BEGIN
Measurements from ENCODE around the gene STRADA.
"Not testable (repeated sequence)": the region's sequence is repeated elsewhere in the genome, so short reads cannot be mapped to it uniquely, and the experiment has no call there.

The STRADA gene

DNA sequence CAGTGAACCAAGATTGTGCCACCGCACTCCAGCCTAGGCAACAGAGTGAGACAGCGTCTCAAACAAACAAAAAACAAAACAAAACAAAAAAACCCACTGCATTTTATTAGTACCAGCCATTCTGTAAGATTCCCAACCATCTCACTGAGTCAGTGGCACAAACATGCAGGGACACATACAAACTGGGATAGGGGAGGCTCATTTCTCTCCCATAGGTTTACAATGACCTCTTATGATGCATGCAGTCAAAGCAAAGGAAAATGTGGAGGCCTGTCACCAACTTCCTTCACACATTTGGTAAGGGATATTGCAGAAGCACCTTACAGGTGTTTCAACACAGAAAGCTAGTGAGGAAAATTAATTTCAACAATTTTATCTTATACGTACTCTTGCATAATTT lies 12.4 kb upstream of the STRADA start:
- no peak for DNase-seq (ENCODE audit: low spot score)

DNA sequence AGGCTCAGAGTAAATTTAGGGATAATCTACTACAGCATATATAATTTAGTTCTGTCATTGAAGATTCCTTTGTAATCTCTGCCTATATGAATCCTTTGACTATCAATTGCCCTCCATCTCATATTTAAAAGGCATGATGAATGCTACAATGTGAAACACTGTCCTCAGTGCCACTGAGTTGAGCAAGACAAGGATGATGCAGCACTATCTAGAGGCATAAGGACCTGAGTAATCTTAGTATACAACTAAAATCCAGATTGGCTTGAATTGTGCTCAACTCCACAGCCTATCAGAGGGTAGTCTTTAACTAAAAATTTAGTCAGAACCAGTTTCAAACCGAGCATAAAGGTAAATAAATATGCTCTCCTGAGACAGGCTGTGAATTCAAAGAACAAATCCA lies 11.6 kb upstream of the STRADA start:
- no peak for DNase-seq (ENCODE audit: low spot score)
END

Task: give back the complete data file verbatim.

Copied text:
Measurements from ENCODE around the gene STRADA.
"Not testable (repeated sequence)": the region's sequence is repeated elsewhere in the genome, so short reads cannot be mapped to it uniquely, and the experiment has no call there.

The STRADA gene

DNA sequence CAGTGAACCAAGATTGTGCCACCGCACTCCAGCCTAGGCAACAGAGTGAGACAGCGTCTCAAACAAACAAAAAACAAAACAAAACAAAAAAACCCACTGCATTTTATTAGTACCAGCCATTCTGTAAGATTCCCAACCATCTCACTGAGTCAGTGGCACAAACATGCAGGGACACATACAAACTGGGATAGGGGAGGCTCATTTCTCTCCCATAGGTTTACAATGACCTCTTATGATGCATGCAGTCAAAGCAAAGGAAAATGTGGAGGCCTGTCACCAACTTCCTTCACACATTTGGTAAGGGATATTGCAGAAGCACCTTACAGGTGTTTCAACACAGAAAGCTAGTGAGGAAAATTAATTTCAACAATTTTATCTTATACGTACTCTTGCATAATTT lies 12.4 kb upstream of the STRADA start:
- no peak for DNase-seq (ENCODE audit: low spot score)

DNA sequence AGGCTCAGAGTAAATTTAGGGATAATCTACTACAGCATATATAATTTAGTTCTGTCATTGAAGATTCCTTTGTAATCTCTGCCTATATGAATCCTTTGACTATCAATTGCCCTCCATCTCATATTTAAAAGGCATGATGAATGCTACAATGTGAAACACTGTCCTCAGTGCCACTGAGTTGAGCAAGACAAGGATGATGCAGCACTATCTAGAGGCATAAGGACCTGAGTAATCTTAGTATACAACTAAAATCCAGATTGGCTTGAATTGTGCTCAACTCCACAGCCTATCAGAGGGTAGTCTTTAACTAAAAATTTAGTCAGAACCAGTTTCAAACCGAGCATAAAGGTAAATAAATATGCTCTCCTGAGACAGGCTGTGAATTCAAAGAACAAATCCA lies 11.6 kb upstream of the STRADA start:
- no peak for DNase-seq (ENCODE audit: low spot score)